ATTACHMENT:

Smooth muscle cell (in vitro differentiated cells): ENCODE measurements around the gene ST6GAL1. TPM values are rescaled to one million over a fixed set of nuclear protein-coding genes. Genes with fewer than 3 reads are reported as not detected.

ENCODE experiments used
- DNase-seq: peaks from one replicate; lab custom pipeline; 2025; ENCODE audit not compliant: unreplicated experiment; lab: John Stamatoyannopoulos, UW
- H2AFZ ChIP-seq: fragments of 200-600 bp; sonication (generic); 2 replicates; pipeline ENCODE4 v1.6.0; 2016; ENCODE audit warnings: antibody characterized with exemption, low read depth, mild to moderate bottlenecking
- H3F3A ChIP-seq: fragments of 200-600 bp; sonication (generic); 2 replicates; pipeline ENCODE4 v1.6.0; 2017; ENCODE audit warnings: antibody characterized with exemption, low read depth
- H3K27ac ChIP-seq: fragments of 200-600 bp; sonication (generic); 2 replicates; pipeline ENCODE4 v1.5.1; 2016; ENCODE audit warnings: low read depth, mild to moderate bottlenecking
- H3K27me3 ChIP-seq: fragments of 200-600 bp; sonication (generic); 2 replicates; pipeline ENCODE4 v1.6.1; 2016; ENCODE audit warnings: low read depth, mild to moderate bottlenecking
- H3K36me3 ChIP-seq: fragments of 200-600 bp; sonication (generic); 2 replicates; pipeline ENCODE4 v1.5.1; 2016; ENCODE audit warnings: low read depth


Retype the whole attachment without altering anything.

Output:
Smooth muscle cell (in vitro differentiated cells): ENCODE measurements around the gene ST6GAL1. TPM values are rescaled to one million over a fixed set of nuclear protein-coding genes. Genes with fewer than 3 reads are reported as not detected.

ENCODE experiments used
- DNase-seq: peaks from one replicate; lab custom pipeline; 2025; ENCODE audit not compliant: unreplicated experiment; lab: John Stamatoyannopoulos, UW
- H2AFZ ChIP-seq: fragments of 200-600 bp; sonication (generic); 2 replicates; pipeline ENCODE4 v1.6.0; 2016; ENCODE audit warnings: antibody characterized with exemption, low read depth, mild to moderate bottlenecking
- H3F3A ChIP-seq: fragments of 200-600 bp; sonication (generic); 2 replicates; pipeline ENCODE4 v1.6.0; 2017; ENCODE audit warnings: antibody characterized with exemption, low read depth
- H3K27ac ChIP-seq: fragments of 200-600 bp; sonication (generic); 2 replicates; pipeline ENCODE4 v1.5.1; 2016; ENCODE audit warnings: low read depth, mild to moderate bottlenecking
- H3K27me3 ChIP-seq: fragments of 200-600 bp; sonication (generic); 2 replicates; pipeline ENCODE4 v1.6.1; 2016; ENCODE audit warnings: low read depth, mild to moderate bottlenecking
- H3K36me3 ChIP-seq: fragments of 200-600 bp; sonication (generic); 2 replicates; pipeline ENCODE4 v1.5.1; 2016; ENCODE audit warnings: low read depth